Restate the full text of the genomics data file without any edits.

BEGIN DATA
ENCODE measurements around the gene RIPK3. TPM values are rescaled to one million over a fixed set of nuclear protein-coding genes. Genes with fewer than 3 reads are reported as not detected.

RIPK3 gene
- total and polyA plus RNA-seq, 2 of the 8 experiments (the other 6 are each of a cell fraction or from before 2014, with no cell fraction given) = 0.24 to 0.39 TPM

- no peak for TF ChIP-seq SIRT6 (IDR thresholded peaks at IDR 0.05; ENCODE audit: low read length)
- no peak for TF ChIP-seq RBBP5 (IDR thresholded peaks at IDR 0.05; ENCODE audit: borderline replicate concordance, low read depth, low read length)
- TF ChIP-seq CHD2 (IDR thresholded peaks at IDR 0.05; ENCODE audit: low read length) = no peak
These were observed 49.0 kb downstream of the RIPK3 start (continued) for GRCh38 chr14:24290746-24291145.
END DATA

ENCODE measurements around the gene RIPK3. TPM values are rescaled to one million over a fixed set of nuclear protein-coding genes. Genes with fewer than 3 reads are reported as not detected.

RIPK3 gene
- total and polyA plus RNA-seq, 2 of the 8 experiments (the other 6 are each of a cell fraction or from before 2014, with no cell fraction given) = 0.24 to 0.39 TPM

- no peak for TF ChIP-seq SIRT6 (IDR thresholded peaks at IDR 0.05; ENCODE audit: low read length)
- no peak for TF ChIP-seq RBBP5 (IDR thresholded peaks at IDR 0.05; ENCODE audit: borderline replicate concordance, low read depth, low read length)
- TF ChIP-seq CHD2 (IDR thresholded peaks at IDR 0.05; ENCODE audit: low read length) = no peak
These were observed 49.0 kb downstream of the RIPK3 start (continued) for GRCh38 chr14:24290746-24291145.